My Neighbor Totoro is a family favourite. Kids and adults alike love the story of two sisters in the idyllic Japanese countryside with magical creatures. But for some viewers, there's darkness seething underneath. Totoro is no cuddly critter. He is a killer.
The reading of Totoro as the God of Death expounds on the movie's climax -- a climax that has always struck me as odd for various reasons. Here is the theory, courtesy of website cherrypistoru's (via website fellowof)
The rumour says that Totoro is the God of Death, so the persons that can see Totoro are actually close to death, or already dead. What that means for the story is that when Mei goes missing and a sandal is found in the pond, Mei actually drowned. When Satsuki is asked about the sandal she cannot face the truth and lies about it not being Mei's sandal. So Satsuki goes on a desperate search for Totoro, calling for him and actually opens up the door the realm of the dead herself. With Totoro's help she finds her dead sister and they together go to their mother's hospital. There, the only one who actually noticed that the sisters were there, was the mother, who also soon is going to die.
And in the ending scene, Satsuki and Mei don't have any shadows some says.
This theory doesn't stop there. There's a famous murder case called The Sayama Incident (My Neighbor Totoro takes place in Sayama Hills) in which two sisters turned up dead. The story goes that one of the girls said she saw a cat apparition before committing suicide. According to Japanese site Flow Management, this, however, was an urban legend. Most likely, it was attached to the Totoro is a God of Death rumour so that it would sound more believable.
While that connection is not exactly correct, the Sayama Incident did happen in May, and both of the sisters in Totoro are actually named "May": "Satsuki" means "May" in Japanese, and "Mei" is the Japanese pronunciation for "May".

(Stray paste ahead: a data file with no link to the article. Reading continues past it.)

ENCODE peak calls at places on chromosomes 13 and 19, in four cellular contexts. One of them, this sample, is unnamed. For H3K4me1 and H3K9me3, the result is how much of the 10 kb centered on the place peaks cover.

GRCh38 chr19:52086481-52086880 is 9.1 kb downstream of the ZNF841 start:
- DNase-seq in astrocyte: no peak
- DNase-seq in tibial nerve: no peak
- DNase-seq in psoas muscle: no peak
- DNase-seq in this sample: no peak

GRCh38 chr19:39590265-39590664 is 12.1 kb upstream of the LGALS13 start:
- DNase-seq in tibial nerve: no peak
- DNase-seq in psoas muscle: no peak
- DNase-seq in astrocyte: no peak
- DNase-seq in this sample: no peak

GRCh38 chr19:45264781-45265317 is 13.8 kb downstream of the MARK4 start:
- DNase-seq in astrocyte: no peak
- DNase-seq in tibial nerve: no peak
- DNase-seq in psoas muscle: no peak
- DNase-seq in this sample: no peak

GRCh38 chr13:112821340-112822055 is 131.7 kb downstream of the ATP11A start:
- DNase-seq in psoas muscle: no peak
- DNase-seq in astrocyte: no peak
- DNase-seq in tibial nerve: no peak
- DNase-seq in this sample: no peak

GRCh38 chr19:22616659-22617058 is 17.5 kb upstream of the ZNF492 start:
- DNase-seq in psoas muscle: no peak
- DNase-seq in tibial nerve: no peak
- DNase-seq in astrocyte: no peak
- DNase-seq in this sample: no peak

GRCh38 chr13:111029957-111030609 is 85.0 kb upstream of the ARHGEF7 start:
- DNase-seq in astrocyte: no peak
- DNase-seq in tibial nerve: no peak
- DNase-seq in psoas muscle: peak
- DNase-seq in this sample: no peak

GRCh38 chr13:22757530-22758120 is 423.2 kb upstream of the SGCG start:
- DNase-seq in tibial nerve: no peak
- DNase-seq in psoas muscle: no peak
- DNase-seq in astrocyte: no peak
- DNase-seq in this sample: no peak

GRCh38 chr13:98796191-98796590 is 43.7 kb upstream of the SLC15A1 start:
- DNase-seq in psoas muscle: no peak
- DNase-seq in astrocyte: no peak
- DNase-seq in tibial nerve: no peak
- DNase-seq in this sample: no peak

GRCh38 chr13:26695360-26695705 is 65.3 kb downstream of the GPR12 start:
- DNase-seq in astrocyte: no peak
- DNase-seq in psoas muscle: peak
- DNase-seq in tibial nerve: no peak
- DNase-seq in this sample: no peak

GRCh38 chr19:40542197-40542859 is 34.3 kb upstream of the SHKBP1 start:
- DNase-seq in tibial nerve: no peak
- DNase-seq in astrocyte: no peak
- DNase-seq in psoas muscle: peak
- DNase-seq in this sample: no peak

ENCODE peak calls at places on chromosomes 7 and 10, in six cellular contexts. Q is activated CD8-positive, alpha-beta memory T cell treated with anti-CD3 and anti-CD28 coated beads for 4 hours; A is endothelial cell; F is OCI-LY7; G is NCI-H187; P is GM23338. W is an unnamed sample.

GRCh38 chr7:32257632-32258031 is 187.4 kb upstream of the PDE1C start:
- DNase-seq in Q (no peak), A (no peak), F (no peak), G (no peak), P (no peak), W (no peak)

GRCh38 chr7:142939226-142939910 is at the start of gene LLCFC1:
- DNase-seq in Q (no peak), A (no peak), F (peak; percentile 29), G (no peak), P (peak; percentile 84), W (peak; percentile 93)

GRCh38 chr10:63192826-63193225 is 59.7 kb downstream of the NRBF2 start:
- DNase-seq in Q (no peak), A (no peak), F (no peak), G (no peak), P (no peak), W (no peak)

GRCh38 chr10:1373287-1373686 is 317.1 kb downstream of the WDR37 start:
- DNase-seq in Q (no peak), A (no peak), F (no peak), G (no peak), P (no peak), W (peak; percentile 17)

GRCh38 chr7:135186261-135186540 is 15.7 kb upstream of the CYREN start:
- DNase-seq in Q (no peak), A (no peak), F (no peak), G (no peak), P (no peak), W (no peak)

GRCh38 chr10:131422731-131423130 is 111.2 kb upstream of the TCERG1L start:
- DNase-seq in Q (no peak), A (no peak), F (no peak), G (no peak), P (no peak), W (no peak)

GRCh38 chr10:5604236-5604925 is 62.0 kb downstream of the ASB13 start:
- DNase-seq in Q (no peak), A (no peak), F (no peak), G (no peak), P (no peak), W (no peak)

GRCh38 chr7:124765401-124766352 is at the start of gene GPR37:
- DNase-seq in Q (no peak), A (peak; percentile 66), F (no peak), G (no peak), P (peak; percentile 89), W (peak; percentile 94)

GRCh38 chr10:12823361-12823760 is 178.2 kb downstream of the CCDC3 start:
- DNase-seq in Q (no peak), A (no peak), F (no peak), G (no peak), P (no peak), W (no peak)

In Japanese, there are also the "May blues" (五月病 or gogatsubyou) and typically affects new students and new employees, because the school and the work year both begin in April. This sort of depression is found in people having trouble adjusting to new surroundings. In My Neighbor Totoro, the family has moved to a new area. This can be spun out further as a more general reference to depression.
The Totoro as the God of Death theory isn't new -- but it's a theory that will not die. Since it continues to attract attraction and discussion online, Japanese site Byoukan Sunday pointed out that Studio Ghibli, the studio that created Totoro, already struck down these theories a few years back.
"Everyone, do not worry," read the Studio Ghibli statement. "There's absolutely no truth or configuration that Totoro is the God of Death or that Mei is dead in My Neighbor Totoro."
Continuing, Studio Ghibli addressed the issue regarding the lack of shadow surrounding both Satsuki and Mei in the film's ending. This was because, according to Studio Ghibli, the film's animators decided that shadows were not necessary in this scene. "We really don't want people to believe this rumour," the studio added.
Art is not finished when the artist says it is. Art must be viewed and interpreted by an audience. Sometimes it's correctly interpreted and sometimes it's not -- that's for the audience to decide.
This rumour, correct or incorrect, provides an interesting subtext to My Neighbor Totoro. It gives an extra layer of audience interpretation. While some of the facts might be wrong (especially regarding The Sayama Incident), the Totoro as a God of Death subtext does open up the movie to further discussion -- discussion that Studio Ghibli does not want and has tried to stamp out. Yet, the theory lives on.
This story was originally published on July 16, 2012.